I’m going to be straight with you, social media is hard work. It takes consistency. It takes patience. It takes time. It takes creativity. It takes effort. And it’s no one-person job.
I’ve seen it happen before. In fact, I’ve been there. Energetic and passionate people burnt out and ready to quit because he or she is running all four-cylinders in an eight-cylinder vehicle.
That’s what happens when a church places it’s social media ministry on the shoulders of one person, and then tells them to go make it a success. It’s an impossible request and it’s the fastest way to lose good people.
Sure tools like Hootsuite and Bufferapp exist to make the job easier. But the task of creating or creating and curating content on a regular basis is too much. The job is never-ending. Frankly, if your church has taken social media seriously, then I’m not exaggerating when I say that the person who heads up it (if they’re pouring themselves into it), is probably busier than everyone else on your team.
That is, unless, a team is put into place to share the load.
The Lesson Moses Learned
This reminds me of the story in Exodus 18 where Moses wakes up in the morning and begins his daily routine of sitting as judge over the people who gathered around him. They stood there all day waiting for their turn to have a case solved. This went on all day, from morning to evening, without break.
When Moses’ father-in-law saw this he knew there was a disaster waiting to happen and had to speak some sense into Moses.
“What is this you are doing for the people? Why do you alone sit as judge, while all these people stand around you from morning till evening? … What you are doing is not good. You and these people who come to you will only wear yourselves out. The work is too heavy for you; you cannot handle it alone.”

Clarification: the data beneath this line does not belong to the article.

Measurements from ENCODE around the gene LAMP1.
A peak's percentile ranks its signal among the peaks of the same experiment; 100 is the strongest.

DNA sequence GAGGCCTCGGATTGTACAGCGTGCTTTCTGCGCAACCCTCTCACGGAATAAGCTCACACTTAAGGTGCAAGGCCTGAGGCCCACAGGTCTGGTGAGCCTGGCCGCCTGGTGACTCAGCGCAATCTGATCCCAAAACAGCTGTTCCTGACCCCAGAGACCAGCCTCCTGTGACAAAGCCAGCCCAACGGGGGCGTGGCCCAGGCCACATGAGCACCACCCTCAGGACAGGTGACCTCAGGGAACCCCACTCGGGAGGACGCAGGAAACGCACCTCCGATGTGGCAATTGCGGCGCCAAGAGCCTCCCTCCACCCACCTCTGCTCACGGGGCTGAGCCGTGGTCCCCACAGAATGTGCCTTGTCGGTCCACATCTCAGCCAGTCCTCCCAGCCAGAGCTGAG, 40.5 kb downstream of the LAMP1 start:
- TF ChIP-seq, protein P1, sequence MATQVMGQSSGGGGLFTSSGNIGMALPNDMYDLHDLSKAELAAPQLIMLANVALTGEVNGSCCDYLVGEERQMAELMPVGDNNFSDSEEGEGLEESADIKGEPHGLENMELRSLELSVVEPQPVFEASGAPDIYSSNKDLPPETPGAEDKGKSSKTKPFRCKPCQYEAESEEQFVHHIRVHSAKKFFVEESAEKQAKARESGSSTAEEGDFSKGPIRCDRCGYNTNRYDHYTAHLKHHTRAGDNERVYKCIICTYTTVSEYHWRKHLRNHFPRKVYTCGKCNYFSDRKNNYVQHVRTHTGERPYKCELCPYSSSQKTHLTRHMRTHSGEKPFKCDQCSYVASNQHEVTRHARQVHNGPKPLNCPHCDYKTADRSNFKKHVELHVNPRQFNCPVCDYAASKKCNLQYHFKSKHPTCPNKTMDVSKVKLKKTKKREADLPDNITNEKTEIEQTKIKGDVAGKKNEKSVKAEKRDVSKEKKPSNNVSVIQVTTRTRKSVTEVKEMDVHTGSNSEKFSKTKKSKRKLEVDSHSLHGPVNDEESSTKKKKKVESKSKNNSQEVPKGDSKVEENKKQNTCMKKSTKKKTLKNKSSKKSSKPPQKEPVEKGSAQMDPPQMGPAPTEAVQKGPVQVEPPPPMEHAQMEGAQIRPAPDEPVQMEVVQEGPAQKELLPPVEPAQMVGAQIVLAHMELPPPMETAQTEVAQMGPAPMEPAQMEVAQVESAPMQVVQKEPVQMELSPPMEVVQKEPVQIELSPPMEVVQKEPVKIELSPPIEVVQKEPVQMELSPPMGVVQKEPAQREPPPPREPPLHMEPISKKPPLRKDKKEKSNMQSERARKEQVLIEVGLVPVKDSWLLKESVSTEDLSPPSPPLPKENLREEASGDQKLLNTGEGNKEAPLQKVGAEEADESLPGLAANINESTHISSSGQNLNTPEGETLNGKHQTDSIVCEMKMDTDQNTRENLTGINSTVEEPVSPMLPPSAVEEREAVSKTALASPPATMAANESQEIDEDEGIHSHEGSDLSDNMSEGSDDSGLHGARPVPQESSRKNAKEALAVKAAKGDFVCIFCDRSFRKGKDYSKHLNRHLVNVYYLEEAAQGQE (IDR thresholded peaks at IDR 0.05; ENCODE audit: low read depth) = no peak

He goes on to advice Moses to bring a team of able people together, teach them what to do and how to do it and then let them to their thing.
Suggested Team Strategy
For your social media ministry to work without running the risk of burning out the key people who are passionate about it, you need to put together an able team. Here’s an outline of what that might look like:
Website: Who is going to make sure the website is properly maintained? This is a big job of itself. The person responsible for this should not be expected to maintain other social media platforms.
Facebook: Who is responsible for keeping Facebook current? This person should curate from a variety of sources. They should be in contact with the person overseeing the website and move the websites content to Facebook.
Other: Who is responsible for maintaining an active Instagram and Twitter account? These people can create content through tweet updates and images taken with smartphones and tablets on the spot, which can be shared to Facebook.
Email: Who is overseeing the church’s e-newsletter? This person should be pulling content from the church’s bulletin, website and social media sites into one place that is sent to it’s email list weekly.
Remember this is just a suggested team play-strategy. The key point to note here is that the social media responsibilities are split up among various members of a team and overseen by one key passionate person.
Benefits for the Ministry
When Jethro gave Moses his advice he wasn’t just thinking about Moses. He was also thinking about the people Moses was ministering to. Listen to what Jethro says the benefits will be if Moses put a team together:
“That will make your load lighter, because they will share it with you. If you do this and God so commands, you will be able to stand the strain, and all these people will go home satisfied.”
The person overseeing the ministry “will be able to stand the strain” and the people who are being ministered to will walk away satisfied. In other words, having a social media team in place not only makes the ministry easier it also makes it more effective.
Question: Does your social media ministry have a team in place? How does it strategize for maximum results? You can leave a comment by clicking here.
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